Our mission is to ensure that every organization is able to detect and respond to cyberthreats — regardless of size, industry, or current in-house capabilities. We combine our advanced platform with decades of human intelligence to decrease risk to your mission.


Recognized by Gartner, Pondurance provides 24/7 U.S.-based SOC services powered by analysts, threat hunters, and incident responders who utilize our advanced cloud-native platform to provide you with continuous cyber-risk reduction. By integrating 360-degree visibility across log, endpoint, and network data and with proactive threat hunting, we reduce the time it takes to respond to emerging cyberthreats.

Pondurance MDR is the proactive security service backed by authentic human intelligence. Technology is not enough to stop cyberthreats. Human attackers must be confronted by human defenders.

Incident Response

When every minute counts, organizations need specialized cybersecurity experts to help them respond to a compromise, minimize losses, and prevent future incidents.

Pondurance delivers digital forensics and incident response services with an experienced team capable of guiding you and your organization every step of the way. This includes scoping and containing the incident, determining exposure through forensic analysis, and helping to quickly restore your normal operations.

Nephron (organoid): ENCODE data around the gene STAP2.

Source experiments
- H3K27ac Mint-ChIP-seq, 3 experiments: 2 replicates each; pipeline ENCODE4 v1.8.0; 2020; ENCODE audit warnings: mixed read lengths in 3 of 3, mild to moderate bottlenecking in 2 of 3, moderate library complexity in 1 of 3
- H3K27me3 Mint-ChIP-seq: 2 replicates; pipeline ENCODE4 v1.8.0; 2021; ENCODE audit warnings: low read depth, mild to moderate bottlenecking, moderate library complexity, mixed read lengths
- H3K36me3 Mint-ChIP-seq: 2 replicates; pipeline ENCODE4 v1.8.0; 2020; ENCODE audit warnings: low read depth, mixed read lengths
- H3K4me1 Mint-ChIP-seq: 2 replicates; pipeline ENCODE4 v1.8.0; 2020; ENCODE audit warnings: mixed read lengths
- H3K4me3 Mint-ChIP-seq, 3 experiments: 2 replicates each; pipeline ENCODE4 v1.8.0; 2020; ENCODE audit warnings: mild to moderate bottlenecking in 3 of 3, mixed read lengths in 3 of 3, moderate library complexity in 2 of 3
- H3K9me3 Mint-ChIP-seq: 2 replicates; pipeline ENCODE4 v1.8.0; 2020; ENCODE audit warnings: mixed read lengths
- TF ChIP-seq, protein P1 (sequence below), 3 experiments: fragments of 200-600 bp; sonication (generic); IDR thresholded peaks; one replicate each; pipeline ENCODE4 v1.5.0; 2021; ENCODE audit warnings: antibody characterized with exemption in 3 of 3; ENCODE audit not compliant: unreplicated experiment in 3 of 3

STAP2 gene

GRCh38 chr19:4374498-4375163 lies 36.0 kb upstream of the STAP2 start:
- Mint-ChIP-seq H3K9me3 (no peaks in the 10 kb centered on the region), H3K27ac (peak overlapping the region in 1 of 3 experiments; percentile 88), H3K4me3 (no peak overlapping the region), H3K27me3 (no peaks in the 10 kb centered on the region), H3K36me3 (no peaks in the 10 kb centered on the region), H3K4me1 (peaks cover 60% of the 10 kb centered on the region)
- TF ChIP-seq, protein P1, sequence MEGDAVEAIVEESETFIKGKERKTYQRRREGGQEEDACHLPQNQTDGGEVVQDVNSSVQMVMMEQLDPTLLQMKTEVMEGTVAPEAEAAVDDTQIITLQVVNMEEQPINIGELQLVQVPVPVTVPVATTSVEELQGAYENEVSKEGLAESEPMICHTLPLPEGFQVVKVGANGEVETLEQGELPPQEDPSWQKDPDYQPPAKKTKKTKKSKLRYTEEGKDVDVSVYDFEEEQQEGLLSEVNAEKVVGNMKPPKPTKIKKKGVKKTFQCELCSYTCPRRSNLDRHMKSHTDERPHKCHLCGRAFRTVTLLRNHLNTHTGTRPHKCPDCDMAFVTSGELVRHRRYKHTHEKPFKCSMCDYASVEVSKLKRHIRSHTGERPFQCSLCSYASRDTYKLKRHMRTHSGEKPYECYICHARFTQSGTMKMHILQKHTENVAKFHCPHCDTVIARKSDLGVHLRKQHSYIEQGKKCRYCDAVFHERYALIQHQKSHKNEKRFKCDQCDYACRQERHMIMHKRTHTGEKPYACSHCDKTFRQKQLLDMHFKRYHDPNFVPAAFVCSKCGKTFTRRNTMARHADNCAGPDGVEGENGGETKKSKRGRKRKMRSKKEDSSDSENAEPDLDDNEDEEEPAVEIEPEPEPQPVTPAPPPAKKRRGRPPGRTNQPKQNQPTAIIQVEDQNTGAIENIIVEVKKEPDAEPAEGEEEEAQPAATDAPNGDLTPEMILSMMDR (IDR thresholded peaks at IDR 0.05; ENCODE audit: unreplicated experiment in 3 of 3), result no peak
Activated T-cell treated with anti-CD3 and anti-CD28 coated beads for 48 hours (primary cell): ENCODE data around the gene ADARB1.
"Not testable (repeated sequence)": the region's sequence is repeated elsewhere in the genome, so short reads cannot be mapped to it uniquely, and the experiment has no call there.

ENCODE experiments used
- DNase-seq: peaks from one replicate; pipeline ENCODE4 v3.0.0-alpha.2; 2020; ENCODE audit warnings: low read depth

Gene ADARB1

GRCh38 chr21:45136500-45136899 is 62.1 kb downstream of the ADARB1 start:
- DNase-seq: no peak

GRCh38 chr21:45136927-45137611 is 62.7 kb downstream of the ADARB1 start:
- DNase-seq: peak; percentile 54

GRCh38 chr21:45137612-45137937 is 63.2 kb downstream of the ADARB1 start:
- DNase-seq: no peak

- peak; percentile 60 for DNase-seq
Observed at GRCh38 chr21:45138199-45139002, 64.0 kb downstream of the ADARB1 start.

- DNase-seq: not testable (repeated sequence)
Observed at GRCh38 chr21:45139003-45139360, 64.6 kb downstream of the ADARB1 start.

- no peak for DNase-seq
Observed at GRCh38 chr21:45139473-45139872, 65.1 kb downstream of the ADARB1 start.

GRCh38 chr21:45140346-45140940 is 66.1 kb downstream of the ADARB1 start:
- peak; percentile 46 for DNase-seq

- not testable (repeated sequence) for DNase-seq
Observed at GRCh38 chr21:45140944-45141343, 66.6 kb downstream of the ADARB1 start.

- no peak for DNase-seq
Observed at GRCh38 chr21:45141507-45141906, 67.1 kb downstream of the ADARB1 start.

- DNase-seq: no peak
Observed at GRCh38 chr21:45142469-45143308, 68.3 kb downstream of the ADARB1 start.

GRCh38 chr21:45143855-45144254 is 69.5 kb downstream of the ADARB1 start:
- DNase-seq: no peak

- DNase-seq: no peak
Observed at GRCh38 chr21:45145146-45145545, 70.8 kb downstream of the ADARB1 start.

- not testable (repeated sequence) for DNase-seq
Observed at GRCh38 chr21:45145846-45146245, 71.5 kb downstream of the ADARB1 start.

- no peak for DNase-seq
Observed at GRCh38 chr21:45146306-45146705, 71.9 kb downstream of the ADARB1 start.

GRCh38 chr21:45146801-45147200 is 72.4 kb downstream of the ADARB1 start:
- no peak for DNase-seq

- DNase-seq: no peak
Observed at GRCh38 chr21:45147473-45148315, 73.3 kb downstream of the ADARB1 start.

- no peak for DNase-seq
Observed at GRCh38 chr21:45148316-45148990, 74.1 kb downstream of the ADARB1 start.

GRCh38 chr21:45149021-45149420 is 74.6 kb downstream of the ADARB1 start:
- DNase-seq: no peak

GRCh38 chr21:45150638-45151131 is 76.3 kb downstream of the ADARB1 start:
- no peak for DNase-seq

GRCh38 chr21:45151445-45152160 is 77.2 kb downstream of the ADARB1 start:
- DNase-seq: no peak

Our specialized consultancy services will help you assess systems, controls, programs, and teams to uncover and manage vulnerabilities. Our suite of services ranges from penetration testing to red team exercises, along with compliance program assessments for highly regulated industries. We provide security incident response and business continuity planning to put you in the best position to defend against and respond to cyberattacks.

About Pondurance

Pondurance delivers world-class managed detection and response services to industries facing today’s most pressing and dynamic cybersecurity challenges including ransomware, complex compliance requirements and digital transformation accelerated by a distributed workforce.

By combining our advanced platform with our experienced team of analysts we continuously hunt, investigate, validate and contain threats so your own team can focus on what matters most.

Pondurance experts include seasoned security operations analysts, digital forensics and incident response professionals and compliance and security strategists who provide always-on services to customers seeking broader visibility, faster response and containment and more unified risk management for their organizations.

Visit pondurance.com for more information.